In the pictures here it's worn over a double-flounced petticoat drafted from a 1911 textbook (see previous blog entries). The design is sophisticated: the seams are felled, but instead of the double stitching showing on the exterior, the single stitching does, and the raised effect of the seams accentuates the vertical lines and even creates attractive shadow lines.
In addition, the front gore is very narrow, and barely seems to narrow towards the top. This creates what appears to be a straight narrow panel right in front, that again subtly elongates the figure.
Dating the Skirt
Dating is a puzzle, but I argue for a date after 1900 but before 1912. Why?
- The narrow front panel was popular after 1905 or so.
- The elongated lines and emphasis on decorative seaming also date to this period.
- So does the smoothness of the habit-style back: there is no pleating or gathering in back, as was common in the 1890s.
- Habit-style day skirts often had back-closing skirts and this skirt is back-closing; the side closing wasn't the only popular closing during the Edwardian period.
- The waist falls at the natural waistline, as it might on a plain skirt after 1905 but before 1912-1913; it is neither raised nor cut so that the back waistline is higher than the front to fit a straight-front, S-bend corset. At 37 inches long in the front, it would fall to the shoe tops. In back it falls to 39", but when worn the hips and derriere cause the back to raise a bit so that all around the skirt falls to the same 37-inch length all the way around. After 1905 this length and hemming style was favored for day wear.
- On the other hand, the skirt has approximately 3.5 yard (125 inches) sweep. I will have to research closely to see how the recommended sweep varied during 1900-1911, but there were periods when it was narrower. I do know that wider sweeps were prevalent in the 1890s.
- The skirt almost surely doesn't date before the 1890s. There is no room for a bustle or other skirt enhancer or any sort, and the heavy goring and butter-smooth fit around the hips came in the with Edwardians.
What Was This Skirt Worn For?My suspicion is that this was some sort of plain day skirt or traveling skirt. The sturdy fabric would wear well and wash easily...and this skirt certainly was worn; there are wear marks on some seams and one tiny wear pinhole at the bottom. Or perhaps this was a sporting skirt used for golf or long walks, although it is full length, and some pictures of the period have women wearing slightly shorter skirts for these activities. The cut is too neat and attractive, in my mind, to be just a utility or house-work skirt.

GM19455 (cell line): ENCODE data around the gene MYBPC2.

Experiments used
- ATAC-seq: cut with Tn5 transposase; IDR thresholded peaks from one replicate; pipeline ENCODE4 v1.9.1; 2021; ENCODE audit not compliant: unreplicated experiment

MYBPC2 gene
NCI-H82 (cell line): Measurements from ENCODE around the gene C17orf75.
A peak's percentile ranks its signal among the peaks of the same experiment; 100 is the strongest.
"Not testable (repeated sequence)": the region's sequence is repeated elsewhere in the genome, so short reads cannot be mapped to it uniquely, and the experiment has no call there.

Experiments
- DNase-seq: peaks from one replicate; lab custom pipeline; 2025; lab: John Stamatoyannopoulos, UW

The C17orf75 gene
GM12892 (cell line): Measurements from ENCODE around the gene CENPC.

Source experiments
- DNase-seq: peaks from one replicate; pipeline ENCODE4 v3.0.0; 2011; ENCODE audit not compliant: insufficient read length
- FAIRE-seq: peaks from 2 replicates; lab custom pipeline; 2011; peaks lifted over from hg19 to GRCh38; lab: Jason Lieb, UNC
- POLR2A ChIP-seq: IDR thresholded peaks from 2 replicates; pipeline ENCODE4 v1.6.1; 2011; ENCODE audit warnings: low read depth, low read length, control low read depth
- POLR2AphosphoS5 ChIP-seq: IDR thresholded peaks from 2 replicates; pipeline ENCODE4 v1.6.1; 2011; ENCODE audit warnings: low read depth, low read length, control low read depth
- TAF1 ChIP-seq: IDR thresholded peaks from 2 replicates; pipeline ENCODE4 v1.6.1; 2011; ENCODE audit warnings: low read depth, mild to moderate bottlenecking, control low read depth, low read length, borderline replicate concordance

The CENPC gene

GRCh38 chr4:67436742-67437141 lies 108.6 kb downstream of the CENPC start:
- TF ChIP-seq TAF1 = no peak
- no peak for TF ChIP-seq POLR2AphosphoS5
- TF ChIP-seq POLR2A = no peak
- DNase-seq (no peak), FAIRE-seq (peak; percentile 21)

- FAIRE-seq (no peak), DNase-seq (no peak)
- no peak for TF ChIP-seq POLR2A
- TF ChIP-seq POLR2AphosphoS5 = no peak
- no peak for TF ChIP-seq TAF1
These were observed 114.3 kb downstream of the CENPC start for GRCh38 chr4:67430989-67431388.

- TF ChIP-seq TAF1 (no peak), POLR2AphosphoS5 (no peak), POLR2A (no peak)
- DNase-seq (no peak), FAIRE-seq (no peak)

Further, the inside is fully finished. Homemade skirt seams were often just overcast: these are strongly felled to prevent fraying.
The skirt is a delight to wear. I tried it over a double-flounced petticoat I made following the directions from a 1991 textbook and it fits beautifully. The fabric slides over the petticoat to create a clean line, the vertical panels and shadow lines from the seams give the fabric a strong vertical, architectural, sporty, natty look, and the fabric is stiff enough and the hem heavy enough to give it body so that it does not cling to the feet or get in the way when one walks or leans. It's easy to see the value of a good wide hem in performing this function. The double flounce of the petticoat helps hold the skirt away from the feet too.
Nine gores. The front nearly straight and forming a subtle vertical panel, as mentioned, then two side front gores, wide-ish side gores, wide-ish side back gores, and two quite wide back gores with a seam at center back, habit style.
The two back side gores just a teeny-tiny scant gathering in them, so slight as to be barely discernable; all other gores are eased flat into the 1/2-inch plain waistband. The placket stitching continues the line of stitching of the back seam in standard hidden-back placket style. However, the invisible effect is spoiled because there's another row of stitching about quarter inch away that betrays the rest of the placket.
The skirt closes with three hooks and eyes; the bottom two have the flat bar-shaped eye, while the top eye is circular- or hoop-shaped for a secure closure. This hook-and-eye treatment is in approved fashion for this period.
The skirt has a two-inch faced hem; the facing is the same material but it has been pieced in places, so we know the skirt is homemade. Other homemade touches include some less-than-perfect seaming: the hem varies a bit in width and bits of the stitching are not quite in a perfect line.
The fabric is a heavy straight-weave cotton. It may have been dead white when new; it's the color of fresh heavy cream now.
The front gore is cut on the straight grain. All other gores are cut so that the straight edge is on the straight of the goods, while the gored edge is on the bias. This means the back two gores meet on a fully bias seam, which produces an attractive, subtle drape, again in the approved fashion for this period, according to several contemporaneous texts of I have read. (See the texts referred to in previous blog entries.)
All measurements are approximate, having been taken when the garment was laid flat.
- waist: 27"
- waistband: 1/2"
- wide front gore: 37" long 6" wide at bottom 3 3/4" wide at top
- side front gores: 37 1/2" long 14" wide at bottom 3" wide at top
- side gores: 38 1/2" long 15" wide at bottom 2/12" wide at top
- back side gores: 38 1/2" 12 1/2" wide at bottom 2 1/4" wide at top
- back gores (2): 39" long 18" wide at bottom 4 1/2" wide at top barely discernable gathers only in these two gores.
- Back center seam is between these two gores; it's 39" long
- Sweep: approximately 125 inches (about 3.5 yards)
- Placket: 8 1/2" deep
- Hem: 2" deep, faced with same fabric as exterior.
- Seams: felled, with single-stitch side on exterior of skirt for nice raised effect, and double-stitched side on interior for full finish (no fraying)